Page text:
BWW Interviews: Maureen Anderman Talks THE YEAR OF MAGICAL THINKING & Getting into a New Habit

I will do A Delicate Balance again in Florida in the fall. It's an exquisite piece. Edward and I are friends. I count myself as fortunate. I understood his characters. I don't ask a lot of questions. Instinctively I could just get it from the page. He would only use me if he thought I was right. He wasn't just handing me parts. We had a history. We were close. I knew his mother. We saw each other at Thanksgiving, at Montauk. It was a very intimate friendship. His partner, Jonathan Thomas, and I were simpatico.

Who are your other favorite playwrights and why?

Nicky Martin got me doing Wendy Wasserstein. I loved going into Wendy world. She wrote about my generation and my people, our generation. I loved The Sisters Rosensweig.

What was your favorite role and why?

My absolute favorite was Beatrice [in Much Ado About Nothing] in college. It was joyous, so much fun. I always loved doing Shakespeare.

I love doing comedy. Most people don't know that. I realized what great fun it is with Kaufman and Hart's The Man who came to Dinner and You Can't Take it With You. Jason Robards, Colleen Dewhurst, Elizabeth Wilson … such an amazing family. We went from New Jersey to Kennedy Center. Colleen was a driving force. A wonderful loving crazy family.

What were your most challenging roles and what were the difficulties?

One that was really tricky was Kenneth Lonergan's The Waverly Gallery…. His brilliant writing. He did all these overlaps. The dinner table scene was just unbelievable. We had to be eating, talking, paying attention to these overlaps. It was also difficult because Eileen Heckart was very fragile [with Alzheimer's].  She was brilliant. Again, it was a play about family.

Richard III. The Bridge Project was an experience of a lifetime, but it was also an experience for an actor for a lifetime some might not appreciate. For most of us, it was very special to see the world and perform. It was a lot of work and very, very difficult work. We'd arrive in a new country and each time there was new tech rehearsal, a new dress rehearsal, a new stage crew. There were four different sets and we were always on a different set – the doors were different, the floors were different.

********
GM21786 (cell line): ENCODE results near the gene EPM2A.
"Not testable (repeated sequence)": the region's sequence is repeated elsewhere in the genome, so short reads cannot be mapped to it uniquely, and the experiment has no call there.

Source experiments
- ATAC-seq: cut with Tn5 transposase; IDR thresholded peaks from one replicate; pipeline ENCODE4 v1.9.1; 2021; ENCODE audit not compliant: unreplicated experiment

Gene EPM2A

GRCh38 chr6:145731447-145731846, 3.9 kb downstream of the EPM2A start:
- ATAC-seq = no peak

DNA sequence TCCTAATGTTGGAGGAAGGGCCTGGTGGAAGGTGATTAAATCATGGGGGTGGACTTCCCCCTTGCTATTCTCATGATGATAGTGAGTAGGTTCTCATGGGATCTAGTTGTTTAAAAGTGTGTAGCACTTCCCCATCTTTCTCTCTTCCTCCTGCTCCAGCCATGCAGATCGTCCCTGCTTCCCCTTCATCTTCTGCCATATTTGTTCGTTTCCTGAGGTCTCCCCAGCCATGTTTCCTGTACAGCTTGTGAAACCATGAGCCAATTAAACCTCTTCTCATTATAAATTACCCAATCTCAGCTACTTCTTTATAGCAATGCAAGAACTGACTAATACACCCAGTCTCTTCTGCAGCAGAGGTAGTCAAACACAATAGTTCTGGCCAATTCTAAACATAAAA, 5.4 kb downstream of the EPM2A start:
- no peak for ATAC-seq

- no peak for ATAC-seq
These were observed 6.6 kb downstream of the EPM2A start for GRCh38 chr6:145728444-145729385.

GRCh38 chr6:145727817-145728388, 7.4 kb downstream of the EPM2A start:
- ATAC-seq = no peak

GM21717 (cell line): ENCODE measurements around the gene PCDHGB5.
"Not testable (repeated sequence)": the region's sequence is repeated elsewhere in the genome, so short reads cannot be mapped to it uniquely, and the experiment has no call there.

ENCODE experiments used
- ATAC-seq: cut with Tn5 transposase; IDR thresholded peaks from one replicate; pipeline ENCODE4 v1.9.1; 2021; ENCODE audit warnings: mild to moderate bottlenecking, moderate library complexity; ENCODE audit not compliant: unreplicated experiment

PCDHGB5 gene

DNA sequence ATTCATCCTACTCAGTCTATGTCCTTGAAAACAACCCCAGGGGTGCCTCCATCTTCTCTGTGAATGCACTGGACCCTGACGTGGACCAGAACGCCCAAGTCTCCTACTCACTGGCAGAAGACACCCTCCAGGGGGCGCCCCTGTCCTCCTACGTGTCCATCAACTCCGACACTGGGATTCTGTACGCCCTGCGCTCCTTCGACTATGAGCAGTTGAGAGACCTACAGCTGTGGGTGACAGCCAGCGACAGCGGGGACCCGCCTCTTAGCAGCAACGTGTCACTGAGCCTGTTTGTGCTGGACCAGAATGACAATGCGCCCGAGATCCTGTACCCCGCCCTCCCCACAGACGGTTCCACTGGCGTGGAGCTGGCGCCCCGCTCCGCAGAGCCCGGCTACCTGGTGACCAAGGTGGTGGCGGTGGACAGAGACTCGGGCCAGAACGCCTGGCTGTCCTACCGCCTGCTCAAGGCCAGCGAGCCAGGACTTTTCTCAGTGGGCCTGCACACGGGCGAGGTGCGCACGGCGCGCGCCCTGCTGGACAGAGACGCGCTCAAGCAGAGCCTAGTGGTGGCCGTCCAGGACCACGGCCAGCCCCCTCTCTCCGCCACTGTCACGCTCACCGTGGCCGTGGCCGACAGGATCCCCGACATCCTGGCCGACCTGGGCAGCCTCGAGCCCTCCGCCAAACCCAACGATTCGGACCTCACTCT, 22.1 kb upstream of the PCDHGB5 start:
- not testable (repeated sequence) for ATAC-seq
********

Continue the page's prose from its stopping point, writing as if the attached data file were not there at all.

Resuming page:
What roles do you want fans to remember you most for?

Seascape. [Maureen played the likeable lizard-like creature, Sarah.] People still say "I remember I saw you in Honey in Virginia Wolf." People will always associate me with Edwards's work. I'm in Act III. I'm going and going what I want to do.

What roles would you still like to play?

I'm glad I'm doing A Delicate Balance again [at Palm Beach Dramaworks].  When I did it in Stockbridge, it was such a short period. Audiences loved it so much. I said to Edward, "I wanted to do it again." I will also do Doubt. I always wanted to be a nun. I would love to do The Seagull. I want to go into Chekhov's world. I know what it's like to go into O'Neill. I would like to do A Long Days' Journey Into the Night. It's very moving, very powerful. You feel a little lighter afterward. The heart gets that closing in the chest. Then you feel a little lighter. My heart stopped when I saw Colleen Dewhurst and Jason Robards in A Moon for the Misbegotten. It's like I stopped breathing.

It seems that Maureen never stops. Be sure to catch her in The Year of Magical Thinking, directed by Nicholas Martin,at The Westport Country Playhouse from June 12 to 30. For more information, visit www.westportplayhouse.org or call 888-927-7529.

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Sherry Shameer Cohen Sherry Shameer Cohen is an award winning parachute journalist and blogger who is always looking for more challenging work. Her articles and photos have appeared in Connecticut Magazine, Greenwich Magazine, Stamford Plus, The Advocate, Greenwich Time, The Minuteman, Connecticut Jewish Ledger, The Jewish Chronicle, The Jewish Press, The New Jewish Voice, and various daytime magazines. She has stage managed, designed flyers, programs and props for community theatre and reviewed theatre for the Connecticut Jewish Ledger, Theater Inform and New England Entertainment Digest. She lives in Connecticut with her husband, Ken, and her two little drama kings, Alexander Seth Cohen and Jonathan Ross Cohen.


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